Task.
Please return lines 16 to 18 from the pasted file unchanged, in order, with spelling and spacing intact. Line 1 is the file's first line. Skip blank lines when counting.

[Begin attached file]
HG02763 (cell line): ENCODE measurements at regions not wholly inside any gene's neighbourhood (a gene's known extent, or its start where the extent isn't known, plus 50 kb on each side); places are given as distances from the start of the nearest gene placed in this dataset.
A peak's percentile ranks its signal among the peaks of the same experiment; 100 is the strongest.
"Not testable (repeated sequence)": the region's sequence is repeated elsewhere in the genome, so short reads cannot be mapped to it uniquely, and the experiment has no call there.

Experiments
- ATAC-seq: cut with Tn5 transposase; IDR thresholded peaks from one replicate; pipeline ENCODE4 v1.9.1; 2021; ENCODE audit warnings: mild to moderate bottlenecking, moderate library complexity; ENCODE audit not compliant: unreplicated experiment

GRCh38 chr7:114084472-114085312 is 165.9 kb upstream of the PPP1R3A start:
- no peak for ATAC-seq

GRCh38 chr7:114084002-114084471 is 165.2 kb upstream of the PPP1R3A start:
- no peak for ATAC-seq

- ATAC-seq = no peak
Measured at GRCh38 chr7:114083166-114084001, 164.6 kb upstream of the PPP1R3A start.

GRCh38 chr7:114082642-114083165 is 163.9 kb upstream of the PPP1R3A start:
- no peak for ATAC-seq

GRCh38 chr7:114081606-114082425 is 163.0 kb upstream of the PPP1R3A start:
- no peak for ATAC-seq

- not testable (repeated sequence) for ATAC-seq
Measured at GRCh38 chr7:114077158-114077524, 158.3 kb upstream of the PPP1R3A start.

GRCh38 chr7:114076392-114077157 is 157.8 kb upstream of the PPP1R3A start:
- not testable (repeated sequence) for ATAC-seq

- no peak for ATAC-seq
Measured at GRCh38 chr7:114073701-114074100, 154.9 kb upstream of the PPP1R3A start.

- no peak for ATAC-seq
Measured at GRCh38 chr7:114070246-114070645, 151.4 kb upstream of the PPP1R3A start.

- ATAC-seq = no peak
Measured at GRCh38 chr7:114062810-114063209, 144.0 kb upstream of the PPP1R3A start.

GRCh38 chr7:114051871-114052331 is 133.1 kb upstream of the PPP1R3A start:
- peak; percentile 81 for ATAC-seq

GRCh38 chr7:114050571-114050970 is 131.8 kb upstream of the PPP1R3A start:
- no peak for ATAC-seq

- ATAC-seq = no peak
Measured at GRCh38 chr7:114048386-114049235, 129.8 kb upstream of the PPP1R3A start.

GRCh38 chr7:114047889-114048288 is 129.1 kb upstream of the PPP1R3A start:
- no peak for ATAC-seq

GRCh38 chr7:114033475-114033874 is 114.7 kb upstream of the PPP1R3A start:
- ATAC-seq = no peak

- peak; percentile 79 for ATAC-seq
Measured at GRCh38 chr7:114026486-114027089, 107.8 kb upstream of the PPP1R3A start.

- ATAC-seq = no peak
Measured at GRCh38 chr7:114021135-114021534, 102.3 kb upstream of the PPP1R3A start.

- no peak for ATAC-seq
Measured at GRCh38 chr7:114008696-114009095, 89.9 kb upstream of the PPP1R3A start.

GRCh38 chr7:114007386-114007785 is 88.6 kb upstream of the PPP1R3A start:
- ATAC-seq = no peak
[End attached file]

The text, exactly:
- not testable (repeated sequence) for ATAC-seq
Measured at GRCh38 chr7:114077158-114077524, 158.3 kb upstream of the PPP1R3A start.

GRCh38 chr7:114076392-114077157 is 157.8 kb upstream of the PPP1R3A start: